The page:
Dudley Guest Hospital, in Tipton Road, began life as 26 almshouses built in 1849 by the Earl of Dudley, for workmen blinded, or badly injured in his limestone mines and quarries. The idea for the building of the almshouses came from the Earl's principal mineral agent, Richard Smith, who managed the Earl's vast coal, iron, and limestone mines until 1864. He also oversaw the construction of the estate's private rail networks and opened Round Oak Ironworks in 1857.

The almshouses were built of red and white sandstone, in early decorated Gothic style and were known as the Blind Asylum. The foundation stone was laid by the Earl on the 28th February, 1860 and witnessed by several thousand spectators. Unfortunately the injured workmen preferred to stay at home with their wives and family, so the almshouses were largely unused for five or six years.

A wealthy local nail maker, Joseph Guest, who owned a factory in New Street, Dudley, died in 1867. Just one month before his death, he provided the sum of  £20,000 to be invested in the names of four trustees. The annual dividends were to go towards the endowment of a hospital for Dudley, preferably to be built within Dudley parish. He had previously given £2,000 towards the building of the Blue Coat School in Bean Road, Dixons Green and gave £1,600 for the provision of the new Dispensary in Priory Road.

The four trustees spoke to the Earl of Dudley about the empty almshouses and explained that they could be used as the basis for a hospital, as desired by Joseph Guest. The Earl thoroughly agreed with the proposal and placed the asylum and the land on which it stood, in the hands of the trustees, plus four other trustees, who he appointed himself. He also decided to pay for the cost of the alterations to the buildings, and for all of the furniture and surgical equipment.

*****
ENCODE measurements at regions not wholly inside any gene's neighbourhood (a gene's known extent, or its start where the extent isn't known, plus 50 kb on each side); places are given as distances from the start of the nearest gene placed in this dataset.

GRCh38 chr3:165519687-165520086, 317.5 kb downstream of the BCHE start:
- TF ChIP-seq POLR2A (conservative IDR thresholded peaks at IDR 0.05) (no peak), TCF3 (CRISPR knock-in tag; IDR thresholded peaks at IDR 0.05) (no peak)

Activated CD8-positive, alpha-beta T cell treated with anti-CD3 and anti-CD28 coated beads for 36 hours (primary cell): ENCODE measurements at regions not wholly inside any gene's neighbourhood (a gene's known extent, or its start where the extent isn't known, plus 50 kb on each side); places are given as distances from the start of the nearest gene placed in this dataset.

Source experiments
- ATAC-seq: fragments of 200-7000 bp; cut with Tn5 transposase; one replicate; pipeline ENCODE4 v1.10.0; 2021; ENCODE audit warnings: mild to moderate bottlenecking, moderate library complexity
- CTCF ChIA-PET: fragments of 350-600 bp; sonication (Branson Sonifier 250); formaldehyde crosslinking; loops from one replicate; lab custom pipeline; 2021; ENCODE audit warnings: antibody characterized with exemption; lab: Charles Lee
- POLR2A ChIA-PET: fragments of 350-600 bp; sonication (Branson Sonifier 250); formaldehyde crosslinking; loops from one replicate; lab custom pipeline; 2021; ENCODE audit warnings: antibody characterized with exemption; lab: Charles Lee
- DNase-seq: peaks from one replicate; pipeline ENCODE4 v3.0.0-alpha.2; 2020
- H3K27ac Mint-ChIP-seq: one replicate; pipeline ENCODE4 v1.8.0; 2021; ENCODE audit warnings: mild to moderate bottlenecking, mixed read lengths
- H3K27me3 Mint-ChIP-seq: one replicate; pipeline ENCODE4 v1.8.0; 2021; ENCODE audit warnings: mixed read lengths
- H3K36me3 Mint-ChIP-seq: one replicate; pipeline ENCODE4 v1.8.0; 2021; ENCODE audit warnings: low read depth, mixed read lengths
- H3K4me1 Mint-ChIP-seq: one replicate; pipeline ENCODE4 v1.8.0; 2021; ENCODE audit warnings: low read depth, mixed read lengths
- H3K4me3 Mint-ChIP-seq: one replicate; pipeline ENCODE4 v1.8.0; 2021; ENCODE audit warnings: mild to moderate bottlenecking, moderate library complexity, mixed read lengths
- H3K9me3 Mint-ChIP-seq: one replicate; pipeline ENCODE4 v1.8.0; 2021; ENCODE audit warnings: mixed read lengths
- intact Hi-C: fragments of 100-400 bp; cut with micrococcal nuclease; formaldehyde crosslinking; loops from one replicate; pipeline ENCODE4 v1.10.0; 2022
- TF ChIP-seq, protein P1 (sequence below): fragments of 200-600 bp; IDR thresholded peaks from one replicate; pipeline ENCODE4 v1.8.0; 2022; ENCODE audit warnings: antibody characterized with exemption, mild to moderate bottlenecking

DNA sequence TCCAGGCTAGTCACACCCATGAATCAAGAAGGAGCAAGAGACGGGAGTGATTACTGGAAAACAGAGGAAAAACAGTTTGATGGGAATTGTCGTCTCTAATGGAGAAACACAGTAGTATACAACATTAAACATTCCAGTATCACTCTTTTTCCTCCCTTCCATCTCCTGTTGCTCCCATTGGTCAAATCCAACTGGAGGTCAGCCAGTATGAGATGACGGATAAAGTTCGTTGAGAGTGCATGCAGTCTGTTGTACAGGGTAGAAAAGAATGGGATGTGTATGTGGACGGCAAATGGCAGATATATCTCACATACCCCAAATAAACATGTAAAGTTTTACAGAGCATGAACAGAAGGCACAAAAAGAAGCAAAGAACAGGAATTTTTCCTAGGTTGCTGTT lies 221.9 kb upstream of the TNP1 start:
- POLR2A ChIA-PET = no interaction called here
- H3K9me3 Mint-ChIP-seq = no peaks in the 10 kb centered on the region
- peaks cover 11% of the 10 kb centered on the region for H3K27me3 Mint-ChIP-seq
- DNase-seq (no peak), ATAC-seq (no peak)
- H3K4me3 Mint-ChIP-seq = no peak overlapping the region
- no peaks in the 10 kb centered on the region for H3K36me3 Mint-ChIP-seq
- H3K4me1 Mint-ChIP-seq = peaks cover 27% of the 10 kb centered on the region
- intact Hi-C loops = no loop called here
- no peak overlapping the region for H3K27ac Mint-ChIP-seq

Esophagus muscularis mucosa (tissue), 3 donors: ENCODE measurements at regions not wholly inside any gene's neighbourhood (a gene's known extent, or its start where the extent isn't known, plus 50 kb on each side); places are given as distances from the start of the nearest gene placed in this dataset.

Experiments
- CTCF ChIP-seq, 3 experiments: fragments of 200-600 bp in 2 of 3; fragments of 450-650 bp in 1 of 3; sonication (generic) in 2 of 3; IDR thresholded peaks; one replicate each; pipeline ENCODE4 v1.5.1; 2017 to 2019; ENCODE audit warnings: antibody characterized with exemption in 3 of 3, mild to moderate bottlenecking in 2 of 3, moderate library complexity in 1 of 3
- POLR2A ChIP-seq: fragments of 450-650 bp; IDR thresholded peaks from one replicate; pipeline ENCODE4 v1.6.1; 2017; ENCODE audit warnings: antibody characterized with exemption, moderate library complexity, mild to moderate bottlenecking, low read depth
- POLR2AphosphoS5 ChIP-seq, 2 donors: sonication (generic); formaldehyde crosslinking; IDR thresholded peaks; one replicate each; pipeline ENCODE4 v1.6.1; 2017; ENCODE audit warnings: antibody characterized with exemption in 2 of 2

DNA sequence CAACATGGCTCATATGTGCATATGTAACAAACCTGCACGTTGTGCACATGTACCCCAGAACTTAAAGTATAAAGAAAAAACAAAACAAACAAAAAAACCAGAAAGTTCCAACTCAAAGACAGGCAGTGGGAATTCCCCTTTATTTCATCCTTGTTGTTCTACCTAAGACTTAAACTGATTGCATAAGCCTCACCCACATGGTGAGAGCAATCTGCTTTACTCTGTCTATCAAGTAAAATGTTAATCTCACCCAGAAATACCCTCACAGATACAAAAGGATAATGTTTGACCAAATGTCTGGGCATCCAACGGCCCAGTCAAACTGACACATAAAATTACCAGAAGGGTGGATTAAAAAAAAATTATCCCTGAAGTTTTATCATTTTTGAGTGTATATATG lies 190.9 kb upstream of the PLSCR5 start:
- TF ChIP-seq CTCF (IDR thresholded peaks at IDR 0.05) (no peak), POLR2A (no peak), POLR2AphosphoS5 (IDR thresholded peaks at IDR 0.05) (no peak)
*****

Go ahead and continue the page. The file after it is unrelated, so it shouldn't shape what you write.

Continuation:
Dudley Guest Hospital, as it would have originally looked. From an old postcard.

The eight trustees held regular meetings under the chairmanship of the Earl for two years, starting on Tuesday, 19th October, 1869. They supervised the alterations and planned the future working policies for the hospital.

The first members of staff were appointed in September 1871, including medical and surgical staff and a resident surgeon, matron and nurse.

The buildings stood on about three acres of land, forming three sides of a quadrangle with a tower in the middle. The left wing was for male patients, the right wing for female patients. The buildings were lit with gas, and held 60 patients.

The official opening on Wednesday 25th October, 1871 was celebrated throughout the town. Flags were flown, a procession was held, with guests including the Earl and Countess of Dudley. The Countess declared the hospital open and the Earl presented the hospital with £30,000.

It was the Earl who suggested that the hospital should be called 'The Guest Hospital' in recognition of Joseph Guest's endowment.

Joseph Guest and his wife.

The first patient was admitted on the 6th January, 1872. Three other patients were admitted during that week. There were five skilled nurses, three on day duty and two on night duty.